RE: “BDS is annoying, but will amount to nothing of note. If you study,BDS had very little to do,either time change in SA. But don’t let facts get in the way” ~ His Royal Omnipotence, Gene Shae
● FROM WIKIPEDIA [Constructive engagement]:
[EXCERPT] Constructive engagement was the name given to the policy of the Reagan Administration towards the apartheid regime in South Africa in the early 1980s. It was promoted as an alternative to the economic sanctions and divestment from South Africa demanded by the UN General Assembly and the international anti-apartheid movement.
The Reagan Administration vetoed legislation from the United States Congress and blocked attempts by the United Nations to impose sanctions and to isolate South Africa. Instead, advocates of constructive engagement sought to use incentives as a means of encouraging South Africa gradually to move away from apartheid. The policy, echoed by the British government of Margaret Thatcher, came under criticism as South African government repression of the black population and anti-apartheid activism intensified. . .
SOURCE – http://en.wikipedia.org/wiki/Constructive_engagement
● MAGGIE THATCHER’S OPPOSITION TO USING SANCTIONS AGAINST APARTHEID-ERA SOUTH AFRICA :
. . . While Thatcher maintained throughout her political career that she “loathe[d] apartheid and everything connected with it,” she . . . refused, alongside Ronald Reagan, to back sanctions against the Apartheid regime in South Africa. “In my view, isolation will lead only to an increasingly negative and intransigent attitude in the part of white South African,” she said in December 1977 [I wonder if this also applies to today’s Iranians?!?! – J.L.D.] . . .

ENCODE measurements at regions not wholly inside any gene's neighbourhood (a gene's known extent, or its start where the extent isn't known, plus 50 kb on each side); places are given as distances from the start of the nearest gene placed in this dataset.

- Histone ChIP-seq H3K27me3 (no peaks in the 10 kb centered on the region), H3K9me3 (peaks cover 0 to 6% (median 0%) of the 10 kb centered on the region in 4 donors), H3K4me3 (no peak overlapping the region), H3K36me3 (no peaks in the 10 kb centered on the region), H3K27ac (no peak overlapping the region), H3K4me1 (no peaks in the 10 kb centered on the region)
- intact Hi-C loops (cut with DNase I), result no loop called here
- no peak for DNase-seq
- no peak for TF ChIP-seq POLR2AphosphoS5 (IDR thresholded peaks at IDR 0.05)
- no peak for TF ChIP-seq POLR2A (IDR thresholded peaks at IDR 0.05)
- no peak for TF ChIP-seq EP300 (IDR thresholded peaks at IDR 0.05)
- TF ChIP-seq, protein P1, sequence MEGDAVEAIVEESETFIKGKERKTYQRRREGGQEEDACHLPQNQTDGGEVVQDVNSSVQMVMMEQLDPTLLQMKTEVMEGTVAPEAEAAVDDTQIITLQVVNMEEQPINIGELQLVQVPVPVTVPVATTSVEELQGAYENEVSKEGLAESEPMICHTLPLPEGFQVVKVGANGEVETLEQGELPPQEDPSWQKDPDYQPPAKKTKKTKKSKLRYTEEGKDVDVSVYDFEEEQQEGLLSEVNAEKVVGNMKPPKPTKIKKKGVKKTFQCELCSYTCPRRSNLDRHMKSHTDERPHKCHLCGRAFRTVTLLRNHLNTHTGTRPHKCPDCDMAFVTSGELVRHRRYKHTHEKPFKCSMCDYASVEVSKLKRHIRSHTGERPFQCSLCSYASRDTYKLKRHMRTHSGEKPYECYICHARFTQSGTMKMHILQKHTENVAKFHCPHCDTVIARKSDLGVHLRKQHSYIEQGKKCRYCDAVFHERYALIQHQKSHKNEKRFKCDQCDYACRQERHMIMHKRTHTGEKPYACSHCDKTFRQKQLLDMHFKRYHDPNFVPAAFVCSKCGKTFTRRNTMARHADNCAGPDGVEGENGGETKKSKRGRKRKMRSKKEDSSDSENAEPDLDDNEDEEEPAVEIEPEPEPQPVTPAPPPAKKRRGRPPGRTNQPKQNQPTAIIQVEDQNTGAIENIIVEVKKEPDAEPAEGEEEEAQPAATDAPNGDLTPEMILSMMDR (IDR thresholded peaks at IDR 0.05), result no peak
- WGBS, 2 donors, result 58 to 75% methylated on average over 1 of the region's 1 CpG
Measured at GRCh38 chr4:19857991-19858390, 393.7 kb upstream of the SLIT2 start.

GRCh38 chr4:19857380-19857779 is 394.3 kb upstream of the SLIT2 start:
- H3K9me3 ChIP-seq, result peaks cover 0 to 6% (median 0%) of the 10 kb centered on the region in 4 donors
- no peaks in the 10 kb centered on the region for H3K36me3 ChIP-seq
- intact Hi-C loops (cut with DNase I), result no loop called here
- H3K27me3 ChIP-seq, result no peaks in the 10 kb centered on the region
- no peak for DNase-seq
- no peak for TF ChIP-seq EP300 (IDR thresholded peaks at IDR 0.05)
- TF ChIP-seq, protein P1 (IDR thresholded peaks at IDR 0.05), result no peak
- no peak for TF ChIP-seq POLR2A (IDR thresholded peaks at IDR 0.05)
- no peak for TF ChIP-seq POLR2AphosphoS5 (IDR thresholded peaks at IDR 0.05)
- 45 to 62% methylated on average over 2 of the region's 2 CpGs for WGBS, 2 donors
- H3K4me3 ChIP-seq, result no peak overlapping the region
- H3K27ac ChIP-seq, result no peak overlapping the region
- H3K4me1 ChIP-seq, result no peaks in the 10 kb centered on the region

SOURCE – http://mondoweiss.net/2013/04/supposed-democracy-dictator.html
* ● FROM foreignaffairs.com: “South Africa: Why Constructive Engagement Failed”, By Sanford J. Ungar and Peter Vale, Winter 1985/86
• Article Summary
Ronald Reagan’s imposition of limited economic sanctions against the South African regime in September was a tacit admission that his policy of “constructive engagement”–encouraging change in the apartheid system through a quiet dialogue with that country’s white minority leaders–had failed. Having been offered many carrots by the United States over a period of four-and-a-half years as incentives to institute meaningful reforms, the South African authorities had simply made a carrot stew and eaten it. Under the combined pressures of the seemingly cataclysmic events in South Africa since September 1984 and the dramatic surge of anti-apartheid protest and political activism in the United States, the Reagan Administration was finally embarrassed into brandishing some small sticks as an element of American policy.
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SOURCE – http://www.foreignaffairs.com/articles/40525/sanford-j-ungar-and-peter-vale/south-africa-why-constructive-engagement-failed